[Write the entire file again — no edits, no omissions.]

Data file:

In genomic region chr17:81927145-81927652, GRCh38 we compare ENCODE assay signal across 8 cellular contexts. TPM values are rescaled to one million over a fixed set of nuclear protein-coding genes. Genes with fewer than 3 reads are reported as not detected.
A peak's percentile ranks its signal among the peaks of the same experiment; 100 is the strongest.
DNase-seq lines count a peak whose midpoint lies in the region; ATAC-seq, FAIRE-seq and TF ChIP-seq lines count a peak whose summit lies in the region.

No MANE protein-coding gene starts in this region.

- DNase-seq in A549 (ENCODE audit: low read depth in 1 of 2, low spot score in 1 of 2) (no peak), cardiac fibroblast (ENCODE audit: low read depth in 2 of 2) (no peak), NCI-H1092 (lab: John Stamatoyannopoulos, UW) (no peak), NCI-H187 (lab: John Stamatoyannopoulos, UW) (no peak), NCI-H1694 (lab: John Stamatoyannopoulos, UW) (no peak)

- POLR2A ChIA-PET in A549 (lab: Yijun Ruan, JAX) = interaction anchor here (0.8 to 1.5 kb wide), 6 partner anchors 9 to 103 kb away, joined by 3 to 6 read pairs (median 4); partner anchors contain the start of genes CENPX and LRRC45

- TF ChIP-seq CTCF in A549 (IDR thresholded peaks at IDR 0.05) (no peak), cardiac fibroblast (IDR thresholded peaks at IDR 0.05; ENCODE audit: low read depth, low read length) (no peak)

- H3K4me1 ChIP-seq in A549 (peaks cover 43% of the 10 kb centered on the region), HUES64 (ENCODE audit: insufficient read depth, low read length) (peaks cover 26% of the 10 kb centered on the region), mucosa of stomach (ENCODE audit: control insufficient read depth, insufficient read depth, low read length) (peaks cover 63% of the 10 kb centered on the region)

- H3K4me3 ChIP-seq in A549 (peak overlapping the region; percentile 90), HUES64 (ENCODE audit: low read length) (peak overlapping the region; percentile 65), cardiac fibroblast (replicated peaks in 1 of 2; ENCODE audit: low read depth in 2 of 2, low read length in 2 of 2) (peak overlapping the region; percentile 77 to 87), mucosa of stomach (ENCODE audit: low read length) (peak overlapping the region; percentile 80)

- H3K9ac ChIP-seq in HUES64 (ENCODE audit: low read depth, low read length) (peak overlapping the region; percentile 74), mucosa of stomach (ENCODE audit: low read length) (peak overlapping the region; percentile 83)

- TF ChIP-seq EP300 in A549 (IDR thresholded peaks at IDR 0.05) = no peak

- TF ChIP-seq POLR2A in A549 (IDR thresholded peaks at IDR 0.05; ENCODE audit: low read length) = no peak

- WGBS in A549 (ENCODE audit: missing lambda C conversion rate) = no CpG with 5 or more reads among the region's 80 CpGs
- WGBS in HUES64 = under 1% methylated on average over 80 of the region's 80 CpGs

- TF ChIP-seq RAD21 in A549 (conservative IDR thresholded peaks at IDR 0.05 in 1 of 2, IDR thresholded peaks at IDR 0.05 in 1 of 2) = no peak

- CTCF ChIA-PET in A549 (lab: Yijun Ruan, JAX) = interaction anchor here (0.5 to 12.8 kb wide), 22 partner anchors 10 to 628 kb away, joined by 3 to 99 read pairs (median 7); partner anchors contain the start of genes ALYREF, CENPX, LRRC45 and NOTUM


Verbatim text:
In genomic region chr17:81927145-81927652, GRCh38 we compare ENCODE assay signal across 8 cellular contexts. TPM values are rescaled to one million over a fixed set of nuclear protein-coding genes. Genes with fewer than 3 reads are reported as not detected.
A peak's percentile ranks its signal among the peaks of the same experiment; 100 is the strongest.
DNase-seq lines count a peak whose midpoint lies in the region; ATAC-seq, FAIRE-seq and TF ChIP-seq lines count a peak whose summit lies in the region.

No MANE protein-coding gene starts in this region.

- DNase-seq in A549 (ENCODE audit: low read depth in 1 of 2, low spot score in 1 of 2) (no peak), cardiac fibroblast (ENCODE audit: low read depth in 2 of 2) (no peak), NCI-H1092 (lab: John Stamatoyannopoulos, UW) (no peak), NCI-H187 (lab: John Stamatoyannopoulos, UW) (no peak), NCI-H1694 (lab: John Stamatoyannopoulos, UW) (no peak)

- POLR2A ChIA-PET in A549 (lab: Yijun Ruan, JAX) = interaction anchor here (0.8 to 1.5 kb wide), 6 partner anchors 9 to 103 kb away, joined by 3 to 6 read pairs (median 4); partner anchors contain the start of genes CENPX and LRRC45

- TF ChIP-seq CTCF in A549 (IDR thresholded peaks at IDR 0.05) (no peak), cardiac fibroblast (IDR thresholded peaks at IDR 0.05; ENCODE audit: low read depth, low read length) (no peak)

- H3K4me1 ChIP-seq in A549 (peaks cover 43% of the 10 kb centered on the region), HUES64 (ENCODE audit: insufficient read depth, low read length) (peaks cover 26% of the 10 kb centered on the region), mucosa of stomach (ENCODE audit: control insufficient read depth, insufficient read depth, low read length) (peaks cover 63% of the 10 kb centered on the region)

- H3K4me3 ChIP-seq in A549 (peak overlapping the region; percentile 90), HUES64 (ENCODE audit: low read length) (peak overlapping the region; percentile 65), cardiac fibroblast (replicated peaks in 1 of 2; ENCODE audit: low read depth in 2 of 2, low read length in 2 of 2) (peak overlapping the region; percentile 77 to 87), mucosa of stomach (ENCODE audit: low read length) (peak overlapping the region; percentile 80)

- H3K9ac ChIP-seq in HUES64 (ENCODE audit: low read depth, low read length) (peak overlapping the region; percentile 74), mucosa of stomach (ENCODE audit: low read length) (peak overlapping the region; percentile 83)

- TF ChIP-seq EP300 in A549 (IDR thresholded peaks at IDR 0.05) = no peak

- TF ChIP-seq POLR2A in A549 (IDR thresholded peaks at IDR 0.05; ENCODE audit: low read length) = no peak

- WGBS in A549 (ENCODE audit: missing lambda C conversion rate) = no CpG with 5 or more reads among the region's 80 CpGs
- WGBS in HUES64 = under 1% methylated on average over 80 of the region's 80 CpGs

- TF ChIP-seq RAD21 in A549 (conservative IDR thresholded peaks at IDR 0.05 in 1 of 2, IDR thresholded peaks at IDR 0.05 in 1 of 2) = no peak

- CTCF ChIA-PET in A549 (lab: Yijun Ruan, JAX) = interaction anchor here (0.5 to 12.8 kb wide), 22 partner anchors 10 to 628 kb away, joined by 3 to 99 read pairs (median 7); partner anchors contain the start of genes ALYREF, CENPX, LRRC45 and NOTUM